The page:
“It’s still only maybe 10 percent the level of salt in sea water,” Assistant Director General for Agriculture at the United Nations’ Food and Agriculture Organization (UN FAO) Ren Wang told Business Insider, so the “salt-proof” rice does have a long way to go before it could help ordinary farmers.

The Future of Food

China already produces more rice than any other country on Earth, but if Chinese farmers had access to rice that grows in saltwater, they could plant it in the vast saltwater lands of their country, increasing the nation’s food supply significantly, Wang told Business Insider.

Longping’s rice could also free up freshwater lands that are currently reserved for rice to grow other foods. More affluent Chinese citizens are demanding more meat and less grain-based food, but meeting that need has proven increasingly difficult given the amount of freshwater land reserved for rice cultivation.

Longping’s early success with rice that grows in saltwater also comes at a time when rice producers are reporting particularly unfavorable conditions.

According to the UN FAO’s 2017 global rice production forecast, Sri Lanka and South Korea are experiencing “abnormal dryness,” and Bangladesh recently suffered the worst flooding to hit South Asia in a decade. Nepal and India were also hit by floods and droughts this year, and citizens of those nations will consequently see an increase in prices.

With ice shelves the size of Delaware breaking off the Antarctic with increasing frequency, Longping’s approach to agricultural innovation may determine how future generations cope with the food scarcity that could follow the loss of freshwater land to saltwater flooding.

The post China Is Developing Rice That Grows in Saltwater appeared first on Futurism.

Futurism

Tesla has added James Murdoch and Linda Johnson Rice to its board of directors

Murdoch and Rice will serve as independent board directors.

Tesla has added two new independent directors to its board, a move CEO Elon Musk said he’d been working on since the electric vehicle manufacturer merged with his solar panel company SolarCity.

Joining the now nine member board are two media executives, Linda Johnson Rice — the CEO of Johnson Publishing Company as well as the CEO of Ebony Media Operations — and 21st Century Fox CEO James Murdoch.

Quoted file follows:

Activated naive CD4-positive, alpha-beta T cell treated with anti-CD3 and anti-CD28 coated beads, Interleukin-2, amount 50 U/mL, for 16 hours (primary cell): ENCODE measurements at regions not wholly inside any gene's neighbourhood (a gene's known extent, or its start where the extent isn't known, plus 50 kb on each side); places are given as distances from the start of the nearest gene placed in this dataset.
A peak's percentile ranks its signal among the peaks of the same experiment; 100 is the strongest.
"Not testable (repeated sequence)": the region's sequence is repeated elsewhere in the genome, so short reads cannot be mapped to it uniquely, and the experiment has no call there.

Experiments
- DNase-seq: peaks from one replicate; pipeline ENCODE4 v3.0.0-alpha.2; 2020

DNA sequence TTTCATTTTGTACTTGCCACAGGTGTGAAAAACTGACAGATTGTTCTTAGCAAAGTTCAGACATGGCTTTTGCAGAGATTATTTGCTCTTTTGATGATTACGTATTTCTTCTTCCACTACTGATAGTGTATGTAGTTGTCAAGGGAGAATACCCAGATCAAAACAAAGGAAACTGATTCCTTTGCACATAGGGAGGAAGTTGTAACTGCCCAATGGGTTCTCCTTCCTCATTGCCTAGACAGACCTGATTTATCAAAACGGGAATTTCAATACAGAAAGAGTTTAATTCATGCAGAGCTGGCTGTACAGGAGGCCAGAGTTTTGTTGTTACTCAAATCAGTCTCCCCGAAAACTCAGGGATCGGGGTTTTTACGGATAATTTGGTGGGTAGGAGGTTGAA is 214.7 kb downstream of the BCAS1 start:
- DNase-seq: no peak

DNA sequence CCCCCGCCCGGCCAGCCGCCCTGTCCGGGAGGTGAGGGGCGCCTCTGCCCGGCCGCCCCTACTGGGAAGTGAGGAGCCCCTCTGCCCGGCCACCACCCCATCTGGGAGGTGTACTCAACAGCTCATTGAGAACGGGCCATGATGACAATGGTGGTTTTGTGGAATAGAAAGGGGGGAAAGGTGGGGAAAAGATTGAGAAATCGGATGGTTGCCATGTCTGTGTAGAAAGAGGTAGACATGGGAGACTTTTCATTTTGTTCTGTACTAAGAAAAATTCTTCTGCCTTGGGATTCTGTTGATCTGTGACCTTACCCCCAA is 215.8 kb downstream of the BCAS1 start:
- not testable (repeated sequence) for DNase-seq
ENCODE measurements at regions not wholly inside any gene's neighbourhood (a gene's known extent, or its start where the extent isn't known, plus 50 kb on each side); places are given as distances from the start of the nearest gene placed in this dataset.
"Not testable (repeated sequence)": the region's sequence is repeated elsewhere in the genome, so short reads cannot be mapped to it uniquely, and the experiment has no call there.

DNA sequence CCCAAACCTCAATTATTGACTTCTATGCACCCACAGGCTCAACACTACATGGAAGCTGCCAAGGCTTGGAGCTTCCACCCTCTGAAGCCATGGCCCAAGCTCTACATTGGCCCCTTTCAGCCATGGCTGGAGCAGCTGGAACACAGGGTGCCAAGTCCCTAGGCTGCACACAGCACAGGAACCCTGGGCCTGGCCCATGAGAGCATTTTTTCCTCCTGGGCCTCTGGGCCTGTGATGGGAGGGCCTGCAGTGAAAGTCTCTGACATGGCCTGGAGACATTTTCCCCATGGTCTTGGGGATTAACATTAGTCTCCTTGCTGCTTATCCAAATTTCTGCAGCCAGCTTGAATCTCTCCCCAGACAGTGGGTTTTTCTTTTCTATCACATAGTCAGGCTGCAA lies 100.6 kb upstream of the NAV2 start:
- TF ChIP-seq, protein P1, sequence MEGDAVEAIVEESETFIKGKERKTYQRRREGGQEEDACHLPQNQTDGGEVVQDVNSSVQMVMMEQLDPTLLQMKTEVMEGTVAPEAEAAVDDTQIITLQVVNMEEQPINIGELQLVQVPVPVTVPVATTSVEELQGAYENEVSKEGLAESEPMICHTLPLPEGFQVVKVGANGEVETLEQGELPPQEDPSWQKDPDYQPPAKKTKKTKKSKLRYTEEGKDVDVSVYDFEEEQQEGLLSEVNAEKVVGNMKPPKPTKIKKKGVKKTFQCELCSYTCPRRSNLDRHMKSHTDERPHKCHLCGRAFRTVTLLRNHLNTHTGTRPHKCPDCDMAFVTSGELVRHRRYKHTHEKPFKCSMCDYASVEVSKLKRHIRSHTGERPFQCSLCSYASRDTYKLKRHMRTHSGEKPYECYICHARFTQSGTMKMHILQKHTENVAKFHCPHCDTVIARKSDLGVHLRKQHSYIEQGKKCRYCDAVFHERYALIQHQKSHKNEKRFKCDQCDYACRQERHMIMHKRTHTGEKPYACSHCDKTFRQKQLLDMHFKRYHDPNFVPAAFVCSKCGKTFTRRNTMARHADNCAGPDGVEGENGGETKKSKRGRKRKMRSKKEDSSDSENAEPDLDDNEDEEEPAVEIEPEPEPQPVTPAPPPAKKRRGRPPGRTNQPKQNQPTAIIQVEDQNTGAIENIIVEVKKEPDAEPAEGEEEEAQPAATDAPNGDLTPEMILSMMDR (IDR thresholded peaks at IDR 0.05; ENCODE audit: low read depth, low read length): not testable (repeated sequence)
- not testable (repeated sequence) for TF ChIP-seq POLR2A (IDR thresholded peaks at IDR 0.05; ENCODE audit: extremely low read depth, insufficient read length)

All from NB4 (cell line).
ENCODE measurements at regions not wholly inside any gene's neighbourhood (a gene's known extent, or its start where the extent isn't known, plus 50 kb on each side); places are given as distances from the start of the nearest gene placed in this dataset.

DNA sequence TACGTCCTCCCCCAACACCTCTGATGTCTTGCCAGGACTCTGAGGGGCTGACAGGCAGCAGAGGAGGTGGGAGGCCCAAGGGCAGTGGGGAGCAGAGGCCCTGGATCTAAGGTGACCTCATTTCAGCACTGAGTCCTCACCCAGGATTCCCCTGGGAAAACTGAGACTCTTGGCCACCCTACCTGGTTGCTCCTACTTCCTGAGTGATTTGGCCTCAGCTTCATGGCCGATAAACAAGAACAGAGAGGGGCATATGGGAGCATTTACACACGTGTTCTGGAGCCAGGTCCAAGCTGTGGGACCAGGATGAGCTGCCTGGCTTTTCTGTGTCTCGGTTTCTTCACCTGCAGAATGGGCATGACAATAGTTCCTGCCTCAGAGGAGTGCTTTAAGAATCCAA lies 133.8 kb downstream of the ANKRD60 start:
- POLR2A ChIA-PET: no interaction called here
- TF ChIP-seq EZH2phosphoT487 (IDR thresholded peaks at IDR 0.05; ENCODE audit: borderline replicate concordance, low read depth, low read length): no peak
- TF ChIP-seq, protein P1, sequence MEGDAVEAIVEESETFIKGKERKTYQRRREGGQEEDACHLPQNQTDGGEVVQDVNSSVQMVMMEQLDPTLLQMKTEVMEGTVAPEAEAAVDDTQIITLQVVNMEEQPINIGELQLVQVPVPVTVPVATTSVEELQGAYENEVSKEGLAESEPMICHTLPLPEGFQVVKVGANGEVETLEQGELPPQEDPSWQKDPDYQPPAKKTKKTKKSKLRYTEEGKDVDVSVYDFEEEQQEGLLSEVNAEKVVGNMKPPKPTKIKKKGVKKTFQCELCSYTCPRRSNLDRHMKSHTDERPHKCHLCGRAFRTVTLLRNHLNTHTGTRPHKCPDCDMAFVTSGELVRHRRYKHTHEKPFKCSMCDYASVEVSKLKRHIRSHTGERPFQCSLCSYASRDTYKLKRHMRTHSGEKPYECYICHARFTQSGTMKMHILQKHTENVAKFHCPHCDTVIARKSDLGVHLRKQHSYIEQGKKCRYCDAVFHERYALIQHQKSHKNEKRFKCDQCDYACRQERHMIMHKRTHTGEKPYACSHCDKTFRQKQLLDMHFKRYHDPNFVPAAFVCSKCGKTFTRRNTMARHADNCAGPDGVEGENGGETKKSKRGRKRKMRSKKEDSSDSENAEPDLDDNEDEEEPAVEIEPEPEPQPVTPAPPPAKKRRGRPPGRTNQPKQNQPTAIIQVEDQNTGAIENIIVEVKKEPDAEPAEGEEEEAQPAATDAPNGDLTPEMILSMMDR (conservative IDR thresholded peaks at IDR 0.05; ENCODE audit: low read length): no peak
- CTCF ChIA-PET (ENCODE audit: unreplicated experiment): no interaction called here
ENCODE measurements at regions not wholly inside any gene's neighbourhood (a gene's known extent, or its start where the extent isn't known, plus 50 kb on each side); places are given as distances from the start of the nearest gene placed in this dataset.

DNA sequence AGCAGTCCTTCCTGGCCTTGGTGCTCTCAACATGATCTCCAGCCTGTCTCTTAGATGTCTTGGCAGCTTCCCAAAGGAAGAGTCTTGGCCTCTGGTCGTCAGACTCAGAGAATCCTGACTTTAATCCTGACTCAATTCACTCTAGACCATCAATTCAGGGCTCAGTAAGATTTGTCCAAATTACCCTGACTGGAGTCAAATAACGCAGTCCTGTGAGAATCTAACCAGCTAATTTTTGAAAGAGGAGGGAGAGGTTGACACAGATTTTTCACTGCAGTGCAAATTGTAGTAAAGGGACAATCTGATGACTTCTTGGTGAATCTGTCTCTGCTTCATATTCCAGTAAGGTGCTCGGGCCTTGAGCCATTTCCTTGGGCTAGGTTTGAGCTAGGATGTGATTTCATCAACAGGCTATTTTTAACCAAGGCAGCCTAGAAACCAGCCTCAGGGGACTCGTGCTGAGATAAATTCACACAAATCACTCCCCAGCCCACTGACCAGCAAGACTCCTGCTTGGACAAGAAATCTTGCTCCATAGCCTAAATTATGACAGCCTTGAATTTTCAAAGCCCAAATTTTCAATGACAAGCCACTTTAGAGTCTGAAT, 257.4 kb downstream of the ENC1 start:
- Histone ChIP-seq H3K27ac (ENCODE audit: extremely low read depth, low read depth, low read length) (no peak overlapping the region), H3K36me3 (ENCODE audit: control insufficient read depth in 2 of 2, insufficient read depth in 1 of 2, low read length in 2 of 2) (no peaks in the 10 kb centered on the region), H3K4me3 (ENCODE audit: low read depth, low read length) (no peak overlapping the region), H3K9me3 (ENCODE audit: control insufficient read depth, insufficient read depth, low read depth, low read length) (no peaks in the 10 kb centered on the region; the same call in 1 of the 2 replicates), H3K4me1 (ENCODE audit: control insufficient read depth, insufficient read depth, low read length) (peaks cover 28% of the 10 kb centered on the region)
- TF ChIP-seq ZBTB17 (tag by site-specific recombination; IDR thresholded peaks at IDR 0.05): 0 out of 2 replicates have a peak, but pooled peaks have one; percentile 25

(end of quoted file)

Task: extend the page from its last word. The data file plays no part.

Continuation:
A group of influential investors called for the addition of independent board members back in April, criticizing Tesla’s board for the conflict of interest posed by the close ties many of the members have with Musk.

The board consists of Musk’s brother Kimbal Musk, former SolarCity CFO Brad Buss, SpaceX investor Ira Ehrenpreis, SpaceX board member, Draper Fisher Jurvetson partner Steve Jurvetson, another SpaceX board member Antonio Gracias, and COO of telecom company Tesltra Robyn Denholm.

In a letter to Gracias, which Bloomberg first reported, these investors wrote:

“Directors should be held to a higher standard of independence given the conflicts of interest that permeate this board. A thoroughly independent board would provide a critical check on possible dysfunctional group dynamics, such as groupthink.”

Musk responded by first chiding these investors, which include the California State Teachers’ Retirement System and CtW Investment Group, and then saying the company was already seeking independent board members.

In addition to serving as CEO of Johnson Publishing Company and Ebony Media Operations, Rice also has served on the boards of companies like Bausch & Lomb, Continental Bank, Quaker Oats, Dial Corporation, Moneygram and Omnicom Group.

Murdoch, son of Rupert Murdoch, has worked his way through 21st Century Fox — which owns Fox News — previously serving as the co-COO and CEO for Europe and Asia as well as for some of the Sky network properties across Europe.

The company is currently in the midst of an attempt to attain approval to buy out the rest of the Sky network in Europe but has come up against resistance from regulators in the United Kingdom who argue they could use the network’s trove of data for political ends.